Jennifer J. Chow Talks About Her Debut Novel The 228 Legacy and Her Writing Experience

By | 8:05 AM
Jennifer J. Chow is a Chinese-American married into the Taiwanese culture. Her fiction has appeared in several literary magazines.  Her Taiwanese-American novel, The 228 Legacy, made it to the second round of the 2013 Amazon Breakthrough Novel Award contest and was published by Martin Sisters Publishing in July 2013.
The 228 Legacy novel book cover
Book Cover for The 228 Legacy


The 228 Legacy was inspired by the family stories she heard after viewing photos of a two-million-person human chain commemorating 228. She has traveled multiple times to Taiwan and visited places dedicated to the incident. Her experience with the elderly comes from a gerontology specialization at Cornell University and her geriatric social work experience. Visit Jennifer online at her site  www.jenniferjchow.com to learn more about her work. 

What is your genre? 

My tagline is “Asian American fiction with a geriatric twist.” My recently released novel, The 228 Legacy, is categorized as multicultural women’s fiction.


Would you consider The 228 Legacy to be historical fiction?

You could reference my book as historical fiction since it explores the effects of a historical event which occurred in 1947.  However, it is officially categorized under "multicultural" and "women's fiction." I think this is because the novel is set in the 1980's which is sometimes too close to be considered historical. 

How did you get started writing? 

I started out as a young kid scribbling on scraps of paper and stealing my dad’s typewriter to bang away on its keys. As I got older, I joined school clubs like yearbook, newspaper, and the literary magazine. I also wrote poetry on the side. When I graduated from college, I focused on fiction. I have short stories published in several literary magazines. I also wrote and shelved three manuscripts before landing a contract for my debut novel. 

What is the publishing process like? 

Nowadays, the publishing process is more fluid. It used to be harder: You needed to secure a literary agent to get the attention of an acquisitions editor to present the manuscript to the publisher’s committee meeting for a vote. Writers today have more avenues to see their name in print, whether it’s through a big publishing company, a small independent press, or by self-publishing. 

What’s your typical writing session and environment like? 

I tend to write in solid chunks of time. Since I have two young children, I used to write exclusively when they went down for bed. I still like the nighttime to write. It works well for me because I require absolute quiet to craft my sentences. 

What are your favorite writing tools?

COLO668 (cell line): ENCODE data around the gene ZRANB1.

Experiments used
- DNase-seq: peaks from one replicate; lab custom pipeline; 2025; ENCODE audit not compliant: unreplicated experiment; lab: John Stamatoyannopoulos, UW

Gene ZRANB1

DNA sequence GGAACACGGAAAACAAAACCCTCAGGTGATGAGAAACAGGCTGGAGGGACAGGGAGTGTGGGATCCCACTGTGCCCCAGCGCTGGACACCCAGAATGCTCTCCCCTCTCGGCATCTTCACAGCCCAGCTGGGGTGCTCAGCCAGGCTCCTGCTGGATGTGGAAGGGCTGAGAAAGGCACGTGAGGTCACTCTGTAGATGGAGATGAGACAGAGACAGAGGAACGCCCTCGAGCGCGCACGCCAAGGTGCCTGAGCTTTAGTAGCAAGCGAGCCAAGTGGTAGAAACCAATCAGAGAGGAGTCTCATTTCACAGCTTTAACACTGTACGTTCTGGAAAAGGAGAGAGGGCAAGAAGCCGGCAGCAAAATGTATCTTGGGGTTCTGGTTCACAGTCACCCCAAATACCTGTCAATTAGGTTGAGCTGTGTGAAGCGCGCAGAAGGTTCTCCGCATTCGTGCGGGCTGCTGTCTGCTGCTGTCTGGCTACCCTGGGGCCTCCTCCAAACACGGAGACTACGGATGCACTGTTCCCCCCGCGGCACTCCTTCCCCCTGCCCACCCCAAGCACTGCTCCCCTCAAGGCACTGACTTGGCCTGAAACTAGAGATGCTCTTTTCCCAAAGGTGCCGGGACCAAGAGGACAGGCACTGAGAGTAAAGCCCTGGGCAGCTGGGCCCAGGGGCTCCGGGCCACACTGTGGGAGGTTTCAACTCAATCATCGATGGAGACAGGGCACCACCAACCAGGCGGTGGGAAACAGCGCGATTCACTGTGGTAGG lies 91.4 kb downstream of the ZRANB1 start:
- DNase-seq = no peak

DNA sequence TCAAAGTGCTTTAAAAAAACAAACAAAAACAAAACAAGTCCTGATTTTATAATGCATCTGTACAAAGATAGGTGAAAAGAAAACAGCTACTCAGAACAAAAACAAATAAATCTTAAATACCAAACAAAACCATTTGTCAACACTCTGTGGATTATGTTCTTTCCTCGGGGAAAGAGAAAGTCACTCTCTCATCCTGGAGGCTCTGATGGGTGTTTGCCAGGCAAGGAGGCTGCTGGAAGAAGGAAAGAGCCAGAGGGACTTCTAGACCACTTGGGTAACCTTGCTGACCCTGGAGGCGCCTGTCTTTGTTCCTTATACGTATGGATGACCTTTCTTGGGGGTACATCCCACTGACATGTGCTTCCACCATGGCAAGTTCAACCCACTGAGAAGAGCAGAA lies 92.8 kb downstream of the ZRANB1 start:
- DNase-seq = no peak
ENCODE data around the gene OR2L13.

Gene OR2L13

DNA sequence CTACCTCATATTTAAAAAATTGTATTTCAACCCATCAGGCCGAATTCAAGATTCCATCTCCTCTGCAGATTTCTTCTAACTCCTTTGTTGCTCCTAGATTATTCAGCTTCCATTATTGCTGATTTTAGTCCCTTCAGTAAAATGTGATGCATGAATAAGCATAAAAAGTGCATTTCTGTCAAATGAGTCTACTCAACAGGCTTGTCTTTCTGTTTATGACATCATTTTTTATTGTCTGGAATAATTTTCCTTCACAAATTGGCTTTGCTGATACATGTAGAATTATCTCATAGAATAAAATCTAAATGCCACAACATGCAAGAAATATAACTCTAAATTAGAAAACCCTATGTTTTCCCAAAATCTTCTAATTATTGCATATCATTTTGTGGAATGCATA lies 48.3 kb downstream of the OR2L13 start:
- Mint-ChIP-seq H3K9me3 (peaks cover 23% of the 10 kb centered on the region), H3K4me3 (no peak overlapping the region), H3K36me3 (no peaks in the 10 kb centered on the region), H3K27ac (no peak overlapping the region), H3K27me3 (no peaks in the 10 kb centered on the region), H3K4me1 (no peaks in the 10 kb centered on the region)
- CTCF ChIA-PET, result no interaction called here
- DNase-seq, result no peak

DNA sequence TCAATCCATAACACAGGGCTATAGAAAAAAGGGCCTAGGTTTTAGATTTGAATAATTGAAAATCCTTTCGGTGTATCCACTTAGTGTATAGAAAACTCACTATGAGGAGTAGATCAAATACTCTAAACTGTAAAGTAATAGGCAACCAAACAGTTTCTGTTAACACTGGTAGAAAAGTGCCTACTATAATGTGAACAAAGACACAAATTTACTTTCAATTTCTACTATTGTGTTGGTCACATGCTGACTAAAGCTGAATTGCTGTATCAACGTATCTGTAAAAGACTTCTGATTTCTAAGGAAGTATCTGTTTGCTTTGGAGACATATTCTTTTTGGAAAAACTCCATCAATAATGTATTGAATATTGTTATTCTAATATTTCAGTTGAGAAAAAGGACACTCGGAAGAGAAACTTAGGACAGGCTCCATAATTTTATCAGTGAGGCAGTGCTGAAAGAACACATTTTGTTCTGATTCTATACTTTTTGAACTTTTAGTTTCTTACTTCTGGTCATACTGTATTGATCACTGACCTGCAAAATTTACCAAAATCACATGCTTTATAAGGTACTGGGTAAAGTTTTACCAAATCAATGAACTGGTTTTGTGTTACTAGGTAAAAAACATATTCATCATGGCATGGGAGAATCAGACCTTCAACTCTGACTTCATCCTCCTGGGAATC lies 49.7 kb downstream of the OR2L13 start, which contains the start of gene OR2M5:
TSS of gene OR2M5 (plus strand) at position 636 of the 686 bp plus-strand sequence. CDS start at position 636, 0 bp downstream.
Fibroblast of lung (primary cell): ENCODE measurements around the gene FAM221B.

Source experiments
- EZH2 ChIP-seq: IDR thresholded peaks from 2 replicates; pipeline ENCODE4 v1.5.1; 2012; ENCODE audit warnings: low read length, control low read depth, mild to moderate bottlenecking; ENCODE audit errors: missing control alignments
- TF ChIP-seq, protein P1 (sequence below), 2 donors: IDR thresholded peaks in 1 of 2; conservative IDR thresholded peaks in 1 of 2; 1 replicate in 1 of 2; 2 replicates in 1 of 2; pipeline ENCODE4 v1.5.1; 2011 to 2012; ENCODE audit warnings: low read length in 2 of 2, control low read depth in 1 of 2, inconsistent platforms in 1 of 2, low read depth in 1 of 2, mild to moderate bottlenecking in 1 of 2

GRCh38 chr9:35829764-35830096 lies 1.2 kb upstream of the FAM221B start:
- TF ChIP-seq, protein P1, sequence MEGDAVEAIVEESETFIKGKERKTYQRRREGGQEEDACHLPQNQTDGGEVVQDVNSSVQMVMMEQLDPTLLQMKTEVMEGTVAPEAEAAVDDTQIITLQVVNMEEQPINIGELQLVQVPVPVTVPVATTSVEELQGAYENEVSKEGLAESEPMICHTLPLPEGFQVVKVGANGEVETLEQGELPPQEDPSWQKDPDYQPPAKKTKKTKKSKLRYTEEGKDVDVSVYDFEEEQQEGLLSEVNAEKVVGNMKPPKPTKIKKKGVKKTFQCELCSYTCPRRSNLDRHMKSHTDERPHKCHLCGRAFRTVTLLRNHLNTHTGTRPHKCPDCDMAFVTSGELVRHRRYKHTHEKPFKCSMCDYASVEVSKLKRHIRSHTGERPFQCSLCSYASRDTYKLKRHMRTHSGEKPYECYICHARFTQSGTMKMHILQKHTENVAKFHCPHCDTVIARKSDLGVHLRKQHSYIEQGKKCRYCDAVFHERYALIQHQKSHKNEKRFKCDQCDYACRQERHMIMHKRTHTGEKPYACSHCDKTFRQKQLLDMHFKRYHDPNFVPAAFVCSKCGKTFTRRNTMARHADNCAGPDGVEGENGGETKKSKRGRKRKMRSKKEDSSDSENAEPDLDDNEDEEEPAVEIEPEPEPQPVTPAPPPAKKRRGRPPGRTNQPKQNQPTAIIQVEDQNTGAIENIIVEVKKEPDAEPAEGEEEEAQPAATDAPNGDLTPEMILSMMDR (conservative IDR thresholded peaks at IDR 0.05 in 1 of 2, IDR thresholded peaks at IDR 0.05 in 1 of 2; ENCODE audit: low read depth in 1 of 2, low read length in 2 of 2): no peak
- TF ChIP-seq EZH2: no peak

For my first few manuscripts, I used official Moleskine notebooks to compile my ideas and jot down outlines. I still like having bound journals to keep all the pages together. They’re filled with book ideas, research details, family trees, and chapter outlines. I also enjoy writing with a ballpoint pen—I like the permanency of black ink versus pencil, and I hate the smudges that can come with roller pens. 

What exposure have you had?

I received finalist standing in Writer Advice’s 7th Annual Flash Prose Contest and an honorable mention in the 2012 Whispering Prairie Press Writers Contest. The 228 Legacy first went through the 2013 Amazon Breakthrough Novel Award, making it to the second round. Later on, it was picked up and published by Martin Sisters Publishing

What is the most annoying remark made to you about your writing?

Most people have been really supportive of my writing. A lot of folks say, “I’ve always dreamed about writing a book,” and I encourage them to do so. I think it’s hard for people to know when I’m actually writing, though. Sometimes, even if I’m staring into space, I’m thinking about my stories. It gets frustrating when people interrupt me as I’m brainstorming because it looks like I’m “doing nothing.” 

What advice would you give to aspiring authors? 

I would tell others to continue writing and telling their unique story. They should write what they want to, based on their own desires, and not what other people are saying or what’s already on the bookshelves. 

I would also warn them that it’s a bumpy journey, filled with rejection. In the end, though, writing is an art form. Some people are going to appreciate the art, and others —not so much. They should persevere and trust that there are readers out there waiting for their work.


Find Jennifer J. Chow online:

author headshot photo

Website: wwww.jenniferjchow.com
Twitter: @JenJChow
Facebook page: https://www.facebook.com/JenJChow
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